Green Burbank Civic Building Opens

Aug. 15, 2008

A new $38 million, three-story, 72,000-square foot Community Services Building in Burbank, CA, had its ribbon-cutting ceremony yesterday.

Photo: David Lena Photography

LEO A DALY provided full architectural, engineering, and interior design services for the project, which includes numerous environmentally friendly design elements and has been submitted to the United States Green Building Council for LEED® certification. The building was designed to consolidate many city services into one location. Featuring a striking, light-filled central atrium, the building is the new home of the Community Development Department; Public Works Department; the Park, Recreation and Community Services Department; and the Public Information Office, and will provide Burbank citizens a centralized location for their municipal permitting needs.

For Hraztan Zeitlian, AIA, LEED AP, vice president and director of design for LEO A DALY's Los Angeles office, "The architecture of the new Burbank Community Services Building evolves the concept of the civic structure with its heightened emphasis on service to citizens, employees, and the greater environment."

Here are some highlights:

  • The interior of the building features a dramatic, three-story central atrium that visually unites the spaces and minimizes the need for artificial lighting. Daylight from windows above floods the two upper office levels down to the public permit counters on the ground level.
  • Designers incorporated a "white-noise" system to address the acoustical challenges associated with the open atrium space.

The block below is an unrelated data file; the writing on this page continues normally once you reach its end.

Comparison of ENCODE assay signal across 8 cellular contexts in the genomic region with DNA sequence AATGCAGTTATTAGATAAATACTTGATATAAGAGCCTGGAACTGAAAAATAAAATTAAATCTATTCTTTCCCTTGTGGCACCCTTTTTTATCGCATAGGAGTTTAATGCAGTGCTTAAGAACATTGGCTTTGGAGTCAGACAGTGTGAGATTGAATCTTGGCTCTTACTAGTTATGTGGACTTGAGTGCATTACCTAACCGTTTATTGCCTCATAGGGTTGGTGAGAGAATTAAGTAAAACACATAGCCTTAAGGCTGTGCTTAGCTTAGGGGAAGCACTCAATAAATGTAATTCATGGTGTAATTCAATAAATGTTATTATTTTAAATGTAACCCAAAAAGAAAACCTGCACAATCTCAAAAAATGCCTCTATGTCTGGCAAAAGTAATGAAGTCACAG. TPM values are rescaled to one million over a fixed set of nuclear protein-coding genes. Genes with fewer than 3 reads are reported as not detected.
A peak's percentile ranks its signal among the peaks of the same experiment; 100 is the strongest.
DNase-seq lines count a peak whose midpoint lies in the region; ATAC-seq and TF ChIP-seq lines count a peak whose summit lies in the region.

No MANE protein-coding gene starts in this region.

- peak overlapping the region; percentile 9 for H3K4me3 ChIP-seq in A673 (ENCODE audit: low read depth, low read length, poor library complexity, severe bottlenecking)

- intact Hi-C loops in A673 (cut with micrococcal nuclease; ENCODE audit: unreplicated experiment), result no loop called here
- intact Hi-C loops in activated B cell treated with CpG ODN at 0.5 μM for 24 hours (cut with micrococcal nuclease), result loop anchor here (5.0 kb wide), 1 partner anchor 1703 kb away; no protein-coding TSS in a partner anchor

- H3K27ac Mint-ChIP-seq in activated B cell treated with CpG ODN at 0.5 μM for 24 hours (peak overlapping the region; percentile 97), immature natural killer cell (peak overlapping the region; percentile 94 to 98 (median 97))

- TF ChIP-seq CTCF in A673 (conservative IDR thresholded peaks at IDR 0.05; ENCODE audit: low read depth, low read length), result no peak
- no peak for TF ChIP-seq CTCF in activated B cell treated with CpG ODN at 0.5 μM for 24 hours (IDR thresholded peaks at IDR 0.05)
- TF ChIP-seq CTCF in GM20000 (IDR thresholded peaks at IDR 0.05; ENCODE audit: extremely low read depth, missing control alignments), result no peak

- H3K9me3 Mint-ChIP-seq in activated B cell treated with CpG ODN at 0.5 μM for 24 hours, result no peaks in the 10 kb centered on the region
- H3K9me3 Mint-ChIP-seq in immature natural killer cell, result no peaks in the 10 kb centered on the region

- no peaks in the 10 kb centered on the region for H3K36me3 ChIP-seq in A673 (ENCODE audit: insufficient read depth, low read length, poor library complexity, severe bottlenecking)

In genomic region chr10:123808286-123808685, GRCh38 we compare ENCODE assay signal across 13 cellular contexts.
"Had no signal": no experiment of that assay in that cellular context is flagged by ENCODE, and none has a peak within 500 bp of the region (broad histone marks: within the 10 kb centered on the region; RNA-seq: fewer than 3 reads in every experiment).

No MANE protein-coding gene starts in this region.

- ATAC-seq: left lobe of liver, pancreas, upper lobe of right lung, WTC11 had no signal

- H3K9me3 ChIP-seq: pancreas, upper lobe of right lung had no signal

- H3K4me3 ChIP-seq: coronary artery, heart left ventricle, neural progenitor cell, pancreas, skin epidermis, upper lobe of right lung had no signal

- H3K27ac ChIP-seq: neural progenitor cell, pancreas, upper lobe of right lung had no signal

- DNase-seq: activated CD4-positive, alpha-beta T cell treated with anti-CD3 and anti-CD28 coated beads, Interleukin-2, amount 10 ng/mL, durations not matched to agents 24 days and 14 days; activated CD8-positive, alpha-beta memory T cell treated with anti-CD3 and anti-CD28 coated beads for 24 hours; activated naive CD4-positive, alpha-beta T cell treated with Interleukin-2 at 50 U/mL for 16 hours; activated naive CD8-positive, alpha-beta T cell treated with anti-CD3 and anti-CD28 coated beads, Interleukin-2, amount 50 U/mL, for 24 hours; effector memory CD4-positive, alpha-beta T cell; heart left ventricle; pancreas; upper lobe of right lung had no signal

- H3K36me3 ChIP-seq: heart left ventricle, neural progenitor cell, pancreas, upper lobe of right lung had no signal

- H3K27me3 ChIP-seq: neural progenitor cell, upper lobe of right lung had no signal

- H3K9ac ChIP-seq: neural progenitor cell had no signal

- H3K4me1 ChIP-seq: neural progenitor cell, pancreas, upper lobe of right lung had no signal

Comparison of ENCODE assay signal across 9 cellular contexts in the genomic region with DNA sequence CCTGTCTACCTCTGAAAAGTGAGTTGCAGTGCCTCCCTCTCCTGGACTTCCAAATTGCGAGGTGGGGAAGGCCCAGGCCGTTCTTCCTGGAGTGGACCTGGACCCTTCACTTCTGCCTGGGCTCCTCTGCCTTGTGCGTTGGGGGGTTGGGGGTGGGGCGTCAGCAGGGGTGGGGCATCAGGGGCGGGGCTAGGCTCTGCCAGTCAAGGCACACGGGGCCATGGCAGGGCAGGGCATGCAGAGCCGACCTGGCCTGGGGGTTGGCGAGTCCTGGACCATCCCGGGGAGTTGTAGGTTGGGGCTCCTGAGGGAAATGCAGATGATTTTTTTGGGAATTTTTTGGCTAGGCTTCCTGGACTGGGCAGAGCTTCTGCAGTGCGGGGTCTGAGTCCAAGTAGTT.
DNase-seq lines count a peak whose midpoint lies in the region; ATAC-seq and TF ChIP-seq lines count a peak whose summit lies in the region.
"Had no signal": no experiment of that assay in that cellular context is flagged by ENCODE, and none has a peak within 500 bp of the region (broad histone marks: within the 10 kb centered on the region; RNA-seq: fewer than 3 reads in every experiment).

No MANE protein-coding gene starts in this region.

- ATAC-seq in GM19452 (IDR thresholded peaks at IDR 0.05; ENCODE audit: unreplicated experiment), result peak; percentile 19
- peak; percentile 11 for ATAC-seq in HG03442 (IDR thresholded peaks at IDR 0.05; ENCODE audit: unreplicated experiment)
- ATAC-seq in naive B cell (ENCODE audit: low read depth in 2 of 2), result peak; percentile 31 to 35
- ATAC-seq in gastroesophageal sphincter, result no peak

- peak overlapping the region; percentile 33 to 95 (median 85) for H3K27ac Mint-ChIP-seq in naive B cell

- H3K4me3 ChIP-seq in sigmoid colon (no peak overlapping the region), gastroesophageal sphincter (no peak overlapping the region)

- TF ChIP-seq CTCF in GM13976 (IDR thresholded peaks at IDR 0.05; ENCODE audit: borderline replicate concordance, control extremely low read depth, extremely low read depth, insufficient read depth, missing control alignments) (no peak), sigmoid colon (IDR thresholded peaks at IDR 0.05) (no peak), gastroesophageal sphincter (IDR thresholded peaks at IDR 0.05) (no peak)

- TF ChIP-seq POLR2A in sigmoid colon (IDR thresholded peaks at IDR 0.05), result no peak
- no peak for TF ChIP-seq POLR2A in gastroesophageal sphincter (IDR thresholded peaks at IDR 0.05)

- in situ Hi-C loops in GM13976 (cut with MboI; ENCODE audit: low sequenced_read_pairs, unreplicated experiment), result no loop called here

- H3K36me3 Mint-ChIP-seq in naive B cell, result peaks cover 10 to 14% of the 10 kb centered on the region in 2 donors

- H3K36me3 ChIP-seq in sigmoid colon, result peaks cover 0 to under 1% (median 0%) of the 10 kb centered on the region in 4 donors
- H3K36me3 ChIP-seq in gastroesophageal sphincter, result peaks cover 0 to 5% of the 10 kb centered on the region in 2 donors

• The building houses a large community room, which features an elaborate AV system, for public assembly and committee meetings. The granite-encased entrance to the room was designed to evoke the oversized doorway of the Burbank City Hall building, which is located nearby.
  • With minimal interior finishes used, the building's seismic bracing system was intentionally exposed, revealing the structural components found in the perimeter walls.(The building replaces an existing municipal structure, which was damaged in the 1994 Northridge earthquake).
  • Designers were mindful to specify sustainable goods and finishes, including terrazzo flooring, throughout the interior of the building. Additionally, roughly 90 percent of the structural steel came from recycled sources.
  • The facility includes a light-colored roof membrane to minimize heat-gain, abundant access to natural daylight, automated lighting-control systems, water-conserving fixtures and high-efficiency mechanical equipment.
  •  Second-floor changing rooms and showers, along with bicycle racks, were designed to encourage alternative transportation for employees.

Swinerton Builders served as the general contractor for the building, which is located at 150 North Third St.

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